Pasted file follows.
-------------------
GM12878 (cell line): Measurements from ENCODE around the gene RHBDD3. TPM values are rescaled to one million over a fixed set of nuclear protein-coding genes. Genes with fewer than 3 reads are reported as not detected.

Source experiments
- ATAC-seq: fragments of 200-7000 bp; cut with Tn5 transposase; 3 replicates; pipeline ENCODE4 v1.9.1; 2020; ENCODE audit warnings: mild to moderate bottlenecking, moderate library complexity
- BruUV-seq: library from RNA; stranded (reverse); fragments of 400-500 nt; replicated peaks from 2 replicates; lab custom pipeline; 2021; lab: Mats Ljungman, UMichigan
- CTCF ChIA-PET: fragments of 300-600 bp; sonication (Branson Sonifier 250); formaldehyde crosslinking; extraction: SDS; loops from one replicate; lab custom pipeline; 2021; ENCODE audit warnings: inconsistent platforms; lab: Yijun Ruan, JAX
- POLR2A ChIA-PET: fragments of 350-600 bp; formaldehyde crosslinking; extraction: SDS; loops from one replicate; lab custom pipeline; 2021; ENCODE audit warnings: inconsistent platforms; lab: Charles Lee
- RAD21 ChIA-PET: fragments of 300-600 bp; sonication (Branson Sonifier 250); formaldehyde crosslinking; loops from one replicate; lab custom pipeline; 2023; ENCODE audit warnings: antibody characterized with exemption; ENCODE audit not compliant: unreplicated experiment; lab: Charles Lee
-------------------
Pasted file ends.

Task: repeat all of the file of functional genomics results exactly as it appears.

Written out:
GM12878 (cell line): Measurements from ENCODE around the gene RHBDD3. TPM values are rescaled to one million over a fixed set of nuclear protein-coding genes. Genes with fewer than 3 reads are reported as not detected.

Source experiments
- ATAC-seq: fragments of 200-7000 bp; cut with Tn5 transposase; 3 replicates; pipeline ENCODE4 v1.9.1; 2020; ENCODE audit warnings: mild to moderate bottlenecking, moderate library complexity
- BruUV-seq: library from RNA; stranded (reverse); fragments of 400-500 nt; replicated peaks from 2 replicates; lab custom pipeline; 2021; lab: Mats Ljungman, UMichigan
- CTCF ChIA-PET: fragments of 300-600 bp; sonication (Branson Sonifier 250); formaldehyde crosslinking; extraction: SDS; loops from one replicate; lab custom pipeline; 2021; ENCODE audit warnings: inconsistent platforms; lab: Yijun Ruan, JAX
- POLR2A ChIA-PET: fragments of 350-600 bp; formaldehyde crosslinking; extraction: SDS; loops from one replicate; lab custom pipeline; 2021; ENCODE audit warnings: inconsistent platforms; lab: Charles Lee
- RAD21 ChIA-PET: fragments of 300-600 bp; sonication (Branson Sonifier 250); formaldehyde crosslinking; loops from one replicate; lab custom pipeline; 2023; ENCODE audit warnings: antibody characterized with exemption; ENCODE audit not compliant: unreplicated experiment; lab: Charles Lee